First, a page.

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Alabama expands GameWatch program with texting Tip411

From Alabama Department of Conservation and Natural Resources

-- With the evolving way people communicate, Alabama hopes to capitalize on the new technology to expand its ability to crack down on those who violate game and fish laws in the state.
 
After the success of Operation GameWatch, a program designed to stop fish and game violators by involving the public via a toll-free number, the Tip411 program utilizes text messaging to report the law violators anonymously. Text "gamewatch" to 847411 to report the violation.
 
The Tip411 program, supported by grants from the Alabama Wildlife Federation and Coastal Conservation Association of Alabama, will also be used to enhance the Marine Resources Division's 24-hour hotline (251)476-1256 for reporting violations.
 
Allan Andress, chief of Wildlife and Freshwater Fisheries Division's Enforcement Section, said Tip411 is a natural extension of the GameWatch program.
 
"This gives people the opportunity to text in tips on their cell phone," Andress said. "They can do so anonymously, if they choose to. The information goes through the server of the provider and is stripped of any personal identification. Of course, people can tell who they are if they choose to by including it in the text, but they don't have to. That's their choice. It will be anonymous unless the person decides to include their personal information.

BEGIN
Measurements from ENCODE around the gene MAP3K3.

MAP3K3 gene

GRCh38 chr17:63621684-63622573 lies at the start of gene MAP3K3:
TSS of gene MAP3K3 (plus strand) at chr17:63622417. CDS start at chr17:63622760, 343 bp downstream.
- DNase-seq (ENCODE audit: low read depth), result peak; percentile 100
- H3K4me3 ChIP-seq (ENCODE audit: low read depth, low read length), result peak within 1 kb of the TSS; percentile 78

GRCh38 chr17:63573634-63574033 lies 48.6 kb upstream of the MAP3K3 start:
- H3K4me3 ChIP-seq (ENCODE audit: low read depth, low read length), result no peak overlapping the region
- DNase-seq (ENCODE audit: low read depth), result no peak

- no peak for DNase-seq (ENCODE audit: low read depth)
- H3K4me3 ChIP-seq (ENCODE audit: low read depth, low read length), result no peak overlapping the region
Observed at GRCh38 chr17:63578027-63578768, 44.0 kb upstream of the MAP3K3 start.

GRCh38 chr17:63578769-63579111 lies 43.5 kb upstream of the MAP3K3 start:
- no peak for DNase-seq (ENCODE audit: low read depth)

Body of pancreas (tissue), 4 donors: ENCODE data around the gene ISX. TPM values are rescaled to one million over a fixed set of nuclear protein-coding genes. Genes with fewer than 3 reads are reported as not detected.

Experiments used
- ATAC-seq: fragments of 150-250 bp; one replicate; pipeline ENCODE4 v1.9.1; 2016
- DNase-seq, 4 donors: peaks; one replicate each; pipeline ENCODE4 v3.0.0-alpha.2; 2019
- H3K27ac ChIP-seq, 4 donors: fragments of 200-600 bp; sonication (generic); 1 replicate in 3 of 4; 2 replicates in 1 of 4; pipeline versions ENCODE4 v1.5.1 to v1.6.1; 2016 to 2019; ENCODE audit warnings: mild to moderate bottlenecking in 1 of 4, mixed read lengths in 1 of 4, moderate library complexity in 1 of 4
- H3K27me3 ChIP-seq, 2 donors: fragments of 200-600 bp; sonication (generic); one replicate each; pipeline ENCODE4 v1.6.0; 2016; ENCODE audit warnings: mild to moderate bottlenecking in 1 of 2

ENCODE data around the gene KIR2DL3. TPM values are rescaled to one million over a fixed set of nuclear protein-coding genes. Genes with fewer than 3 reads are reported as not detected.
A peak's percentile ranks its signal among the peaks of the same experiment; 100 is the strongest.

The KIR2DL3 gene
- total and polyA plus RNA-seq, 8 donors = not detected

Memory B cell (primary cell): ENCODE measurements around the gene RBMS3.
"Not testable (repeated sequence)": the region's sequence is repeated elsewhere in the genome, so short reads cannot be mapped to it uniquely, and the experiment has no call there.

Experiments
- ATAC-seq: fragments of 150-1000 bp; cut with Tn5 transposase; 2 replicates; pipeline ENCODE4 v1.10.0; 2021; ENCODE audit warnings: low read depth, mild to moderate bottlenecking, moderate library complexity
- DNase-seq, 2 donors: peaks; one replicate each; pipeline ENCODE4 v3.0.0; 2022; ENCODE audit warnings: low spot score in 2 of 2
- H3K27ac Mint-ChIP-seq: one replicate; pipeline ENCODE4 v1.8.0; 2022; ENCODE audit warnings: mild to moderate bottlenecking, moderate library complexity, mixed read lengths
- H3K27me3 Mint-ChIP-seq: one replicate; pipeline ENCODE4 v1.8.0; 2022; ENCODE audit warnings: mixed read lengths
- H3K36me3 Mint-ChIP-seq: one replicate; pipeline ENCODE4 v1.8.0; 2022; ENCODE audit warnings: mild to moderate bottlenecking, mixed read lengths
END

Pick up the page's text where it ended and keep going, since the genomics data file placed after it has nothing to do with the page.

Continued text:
"They can interact with the dispatcher if they wish or they can cut it off. It's up to the person doing the texting."
 
Andress said the GameWatch program has been an important tool to catch those who flaunt the game and fish laws.
 
"We rely very heavily on information from the public for violations," he said. "We only have so many eyes and ears. We have somewhere around 110 field people on a regular basis. That's not many people to cover 67 counties, so it's crucial that we get information from the public. We have people out there hunting and fishing. They are capable of doing surveillance all the time. They see and hear a lot when they're in the woods or on the water.
 
"This is a chance to take part in the process, and it helps us out tremendously. In turn, it also helps them out, because these kinds of things also concern them. It's affecting their hunting and fishing and their resource. It's a way for them to help protect what they care about."
 
Andress said during deer season which runs through Jan. 31, the most common violations are baiting and night hunting.
 
"The thing that concerns us now is we have seen an uptick in night hunting reports in west and northwest Alabama," he said. "We don't know what's caused it. The reports from the field show that there have been more incidents of night hunting than we've had in the past. After being down to historically low levels last year, that number could be considerably higher this year."
 
Andress said compliance with the three-buck limit seems to be good with only a few incidents when hunters have failed to record the harvest.
 
"We haven't had substantial problems," he said. "Most people were not exceeding three bucks a season anyway. We still run into a few people who haven't recorded their buck harvest, but, for the most part, it has been inadvertent. You have to think about writing it down."
 
Also, for anyone who harvests a deer and gives it to a friend or transfers the deer in any way, documentation is needed to show the transfer from the licensed hunter. Go to http://www.outdooralabama.com/hunting/harvest/ and click on Antlered Buck and Turkey Harvest Record to download a form with a harvest record and a donation form.

Andress said if a person wishes to donate a deer and a form is not available, the hunter can write the pertinent information - the hunter's license number, date animal was harvested, a description of the animal and to whom the deer was donated - on a card or piece of paper that should be kept with the animal. 

-By David Rainer

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